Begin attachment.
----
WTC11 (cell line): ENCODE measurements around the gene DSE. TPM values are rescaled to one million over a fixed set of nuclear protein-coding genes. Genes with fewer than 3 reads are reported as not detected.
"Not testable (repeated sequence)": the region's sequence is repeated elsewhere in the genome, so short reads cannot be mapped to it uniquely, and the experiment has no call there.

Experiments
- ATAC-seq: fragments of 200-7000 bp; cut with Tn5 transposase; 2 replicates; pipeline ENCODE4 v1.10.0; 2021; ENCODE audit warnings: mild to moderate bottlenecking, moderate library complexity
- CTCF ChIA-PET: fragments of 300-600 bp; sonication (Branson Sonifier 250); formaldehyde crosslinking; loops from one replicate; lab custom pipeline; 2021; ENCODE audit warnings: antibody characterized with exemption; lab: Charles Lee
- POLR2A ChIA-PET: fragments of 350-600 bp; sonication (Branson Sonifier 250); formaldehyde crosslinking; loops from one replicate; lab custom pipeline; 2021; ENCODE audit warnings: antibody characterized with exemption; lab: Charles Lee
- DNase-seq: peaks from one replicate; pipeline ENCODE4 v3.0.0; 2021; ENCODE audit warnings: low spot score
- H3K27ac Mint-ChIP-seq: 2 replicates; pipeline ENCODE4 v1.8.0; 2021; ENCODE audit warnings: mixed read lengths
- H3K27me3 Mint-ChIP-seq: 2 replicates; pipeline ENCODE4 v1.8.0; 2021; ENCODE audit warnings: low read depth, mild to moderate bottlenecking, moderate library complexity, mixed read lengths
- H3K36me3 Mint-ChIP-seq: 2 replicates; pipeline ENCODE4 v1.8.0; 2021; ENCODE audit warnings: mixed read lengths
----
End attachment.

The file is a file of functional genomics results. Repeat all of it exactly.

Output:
WTC11 (cell line): ENCODE measurements around the gene DSE. TPM values are rescaled to one million over a fixed set of nuclear protein-coding genes. Genes with fewer than 3 reads are reported as not detected.
"Not testable (repeated sequence)": the region's sequence is repeated elsewhere in the genome, so short reads cannot be mapped to it uniquely, and the experiment has no call there.

Experiments
- ATAC-seq: fragments of 200-7000 bp; cut with Tn5 transposase; 2 replicates; pipeline ENCODE4 v1.10.0; 2021; ENCODE audit warnings: mild to moderate bottlenecking, moderate library complexity
- CTCF ChIA-PET: fragments of 300-600 bp; sonication (Branson Sonifier 250); formaldehyde crosslinking; loops from one replicate; lab custom pipeline; 2021; ENCODE audit warnings: antibody characterized with exemption; lab: Charles Lee
- POLR2A ChIA-PET: fragments of 350-600 bp; sonication (Branson Sonifier 250); formaldehyde crosslinking; loops from one replicate; lab custom pipeline; 2021; ENCODE audit warnings: antibody characterized with exemption; lab: Charles Lee
- DNase-seq: peaks from one replicate; pipeline ENCODE4 v3.0.0; 2021; ENCODE audit warnings: low spot score
- H3K27ac Mint-ChIP-seq: 2 replicates; pipeline ENCODE4 v1.8.0; 2021; ENCODE audit warnings: mixed read lengths
- H3K27me3 Mint-ChIP-seq: 2 replicates; pipeline ENCODE4 v1.8.0; 2021; ENCODE audit warnings: low read depth, mild to moderate bottlenecking, moderate library complexity, mixed read lengths
- H3K36me3 Mint-ChIP-seq: 2 replicates; pipeline ENCODE4 v1.8.0; 2021; ENCODE audit warnings: mixed read lengths